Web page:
Restrict access of the antibioticBy limiting the number or changing the size of the openings in the cell wall, resistant bacteria can keep antibiotic drugs from entering the cell altogether.Example: Gram-negative bacteria have an outer layer (membrane) that protects them from their environment. These bacteria can use this membrane to selectively keep antibiotic drugs from entering.
Get rid of the antibioticResistant bacteria can use pumps in their cell walls to remove antibiotic drugs that enter the cell.Example: Some Pseudomonas aeruginosa bacteria can produce pumps to get rid of several different important antibiotic drugs, including fluoroquinolones, beta-lactams, chloramphenicol, and trimethoprim.
Destroy the antibioticSome resistant bacteria use enzymes to break down the antibiotic drug and make it ineffective.Example: Klebsiella pneumoniae bacteria produce enzymes called carbapenemases, which break down carbapenem drugs and most other beta-lactam drugs
Change the antibioticOther resistant bacteria use enzymes to alter the antibiotic drug so that it loses its effectiveness.Example: Staphylococcus aureus bacteria add compounds to aminoglycoside drugs to change its function.
 Bypass the effects of the antibioticSome antibiotic drugs are designed to disrupt important processes critical to a bacteria’s survival, like the process of making nutrients. If successful, the antibiotic drug will keep the bacterium from performing all the steps needed in the process. Some resistant bacteria, however, have developed different and new processes to get around these drug disruptions. The new process may be slower but they can still bypass the effects of the drug.Example: Some Staphylococcus aureus bacteria can bypass the drug effects of trimethoprim.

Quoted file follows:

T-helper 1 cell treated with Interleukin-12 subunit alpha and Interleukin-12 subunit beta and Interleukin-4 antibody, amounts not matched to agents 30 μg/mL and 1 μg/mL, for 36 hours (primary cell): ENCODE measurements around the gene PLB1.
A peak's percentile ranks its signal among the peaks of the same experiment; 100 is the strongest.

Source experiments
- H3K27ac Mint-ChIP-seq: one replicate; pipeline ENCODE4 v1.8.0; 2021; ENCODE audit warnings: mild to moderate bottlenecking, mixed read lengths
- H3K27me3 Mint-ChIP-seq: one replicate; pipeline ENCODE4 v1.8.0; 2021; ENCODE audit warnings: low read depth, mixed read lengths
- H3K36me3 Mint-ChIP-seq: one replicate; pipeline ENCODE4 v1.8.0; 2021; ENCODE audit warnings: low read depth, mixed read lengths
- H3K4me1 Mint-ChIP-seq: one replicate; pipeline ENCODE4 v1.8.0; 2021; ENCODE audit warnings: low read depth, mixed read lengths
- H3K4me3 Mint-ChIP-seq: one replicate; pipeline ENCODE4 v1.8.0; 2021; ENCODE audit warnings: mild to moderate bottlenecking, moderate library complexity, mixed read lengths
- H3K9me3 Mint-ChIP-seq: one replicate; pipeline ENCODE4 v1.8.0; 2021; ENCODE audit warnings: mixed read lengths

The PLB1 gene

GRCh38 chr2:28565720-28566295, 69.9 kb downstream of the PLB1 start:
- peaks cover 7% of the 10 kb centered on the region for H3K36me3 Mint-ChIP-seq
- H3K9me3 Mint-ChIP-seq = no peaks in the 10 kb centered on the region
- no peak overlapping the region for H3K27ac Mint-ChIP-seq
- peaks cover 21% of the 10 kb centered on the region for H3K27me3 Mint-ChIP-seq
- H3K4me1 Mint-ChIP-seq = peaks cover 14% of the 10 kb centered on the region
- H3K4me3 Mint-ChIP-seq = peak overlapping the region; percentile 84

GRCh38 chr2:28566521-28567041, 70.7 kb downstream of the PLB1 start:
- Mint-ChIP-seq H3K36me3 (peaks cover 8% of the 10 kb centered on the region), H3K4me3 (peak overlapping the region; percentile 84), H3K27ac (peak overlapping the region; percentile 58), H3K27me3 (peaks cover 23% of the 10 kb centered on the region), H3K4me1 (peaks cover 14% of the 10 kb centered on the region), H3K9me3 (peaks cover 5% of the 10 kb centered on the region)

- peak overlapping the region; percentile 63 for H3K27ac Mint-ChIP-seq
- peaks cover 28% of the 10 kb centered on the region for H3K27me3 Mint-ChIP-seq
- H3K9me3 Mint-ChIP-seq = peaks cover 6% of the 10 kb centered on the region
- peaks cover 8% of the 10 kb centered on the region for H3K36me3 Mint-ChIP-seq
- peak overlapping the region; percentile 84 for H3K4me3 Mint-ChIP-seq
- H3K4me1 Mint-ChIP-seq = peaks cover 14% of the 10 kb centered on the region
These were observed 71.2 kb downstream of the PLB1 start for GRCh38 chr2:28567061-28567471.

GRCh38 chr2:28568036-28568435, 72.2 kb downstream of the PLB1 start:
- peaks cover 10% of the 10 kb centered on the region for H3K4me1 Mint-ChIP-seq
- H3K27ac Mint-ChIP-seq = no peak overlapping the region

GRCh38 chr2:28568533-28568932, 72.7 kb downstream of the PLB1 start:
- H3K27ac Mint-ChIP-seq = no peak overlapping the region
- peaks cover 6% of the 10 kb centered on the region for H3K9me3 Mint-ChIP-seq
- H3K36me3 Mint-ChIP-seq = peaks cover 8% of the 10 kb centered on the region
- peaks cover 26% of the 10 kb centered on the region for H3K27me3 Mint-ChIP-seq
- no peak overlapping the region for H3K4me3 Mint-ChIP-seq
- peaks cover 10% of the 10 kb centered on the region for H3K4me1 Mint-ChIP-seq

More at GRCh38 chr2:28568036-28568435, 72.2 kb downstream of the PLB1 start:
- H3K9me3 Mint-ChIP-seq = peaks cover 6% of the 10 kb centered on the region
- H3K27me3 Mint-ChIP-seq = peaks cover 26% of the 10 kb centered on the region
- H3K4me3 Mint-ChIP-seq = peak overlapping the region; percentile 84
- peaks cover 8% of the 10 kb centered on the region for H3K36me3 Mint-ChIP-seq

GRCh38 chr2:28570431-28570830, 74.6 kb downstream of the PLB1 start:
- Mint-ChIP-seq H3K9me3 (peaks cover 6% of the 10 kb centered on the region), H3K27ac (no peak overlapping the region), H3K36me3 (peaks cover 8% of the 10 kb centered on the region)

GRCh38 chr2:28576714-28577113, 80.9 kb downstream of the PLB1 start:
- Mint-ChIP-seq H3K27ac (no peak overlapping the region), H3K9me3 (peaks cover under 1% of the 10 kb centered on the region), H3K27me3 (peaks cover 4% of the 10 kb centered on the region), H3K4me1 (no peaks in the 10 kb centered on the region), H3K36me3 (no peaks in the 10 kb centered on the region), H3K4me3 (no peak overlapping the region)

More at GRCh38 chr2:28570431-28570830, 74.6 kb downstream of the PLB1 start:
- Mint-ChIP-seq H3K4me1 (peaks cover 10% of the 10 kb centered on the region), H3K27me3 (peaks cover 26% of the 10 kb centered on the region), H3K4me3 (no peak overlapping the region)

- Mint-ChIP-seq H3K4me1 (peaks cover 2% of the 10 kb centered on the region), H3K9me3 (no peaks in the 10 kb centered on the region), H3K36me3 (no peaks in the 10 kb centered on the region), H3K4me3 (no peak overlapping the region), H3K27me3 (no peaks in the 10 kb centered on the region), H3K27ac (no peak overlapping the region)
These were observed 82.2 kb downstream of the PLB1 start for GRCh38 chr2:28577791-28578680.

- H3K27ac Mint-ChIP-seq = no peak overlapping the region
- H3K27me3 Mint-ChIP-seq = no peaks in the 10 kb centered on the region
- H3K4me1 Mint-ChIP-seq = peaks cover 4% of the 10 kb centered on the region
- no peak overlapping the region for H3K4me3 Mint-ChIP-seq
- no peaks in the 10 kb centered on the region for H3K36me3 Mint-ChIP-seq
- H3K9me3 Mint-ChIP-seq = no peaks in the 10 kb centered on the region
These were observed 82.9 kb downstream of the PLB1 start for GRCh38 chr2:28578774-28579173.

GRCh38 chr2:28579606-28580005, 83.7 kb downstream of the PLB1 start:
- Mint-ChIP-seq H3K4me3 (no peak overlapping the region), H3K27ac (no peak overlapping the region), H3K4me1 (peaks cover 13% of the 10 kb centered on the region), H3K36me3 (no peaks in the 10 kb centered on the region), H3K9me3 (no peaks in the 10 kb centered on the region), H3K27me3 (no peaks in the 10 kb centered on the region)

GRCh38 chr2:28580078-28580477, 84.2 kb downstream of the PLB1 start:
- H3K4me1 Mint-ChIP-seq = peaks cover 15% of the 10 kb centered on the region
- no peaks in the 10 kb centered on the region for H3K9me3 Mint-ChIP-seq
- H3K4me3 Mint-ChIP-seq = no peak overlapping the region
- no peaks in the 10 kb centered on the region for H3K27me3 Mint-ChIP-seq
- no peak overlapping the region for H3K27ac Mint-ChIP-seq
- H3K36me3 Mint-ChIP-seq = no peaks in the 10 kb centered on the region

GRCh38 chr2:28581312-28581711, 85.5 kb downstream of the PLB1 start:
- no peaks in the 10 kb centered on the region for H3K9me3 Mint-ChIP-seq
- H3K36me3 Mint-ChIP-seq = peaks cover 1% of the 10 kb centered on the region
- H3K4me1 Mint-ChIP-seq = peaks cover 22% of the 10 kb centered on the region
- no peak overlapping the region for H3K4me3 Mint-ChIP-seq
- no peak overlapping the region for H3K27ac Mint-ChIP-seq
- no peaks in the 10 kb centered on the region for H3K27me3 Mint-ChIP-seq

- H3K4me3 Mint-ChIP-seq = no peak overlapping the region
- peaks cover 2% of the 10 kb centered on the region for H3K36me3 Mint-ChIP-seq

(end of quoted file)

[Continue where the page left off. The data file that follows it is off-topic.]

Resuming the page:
Change the targets for the antibioticMany antibiotic drugs are designed to single out and destroy specific parts (or targets) of a bacterium. Resistant bacteria can change the look of their targets so that the antibiotic does not recognize and destroy them, allowing the bacteria to survive.Example: E. coli bacteria with the mcr-1 gene can add a compound to the outside of the cell wall so that the drug colistin cannot latch onto it.
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Antimicrobial resistance and superbugs

The overuse of antimicrobials in recent years means they’re becoming less effective and has led to the emergence of “superbugs”. These are strains of bacteria that have developed resistance to many different types of antibiotics, including:

  • Methicillin-resistant Staphylococcus aureus (MRSA)
  • Clostridium difficile (C. diff)
  • The bacteria that cause multi-drug-resistant tuberculosis (MDR-TB)
  • Carbapenemase-producing Enterobacteriaceae (CPE)

These types of infections can be serious and challenging to treat, and are becoming an increasing cause of disability and death across the world.

The biggest worry is that new strains of bacteria may emerge that can’t be effectively treated by any existing antibiotics.

Antimicrobial treatment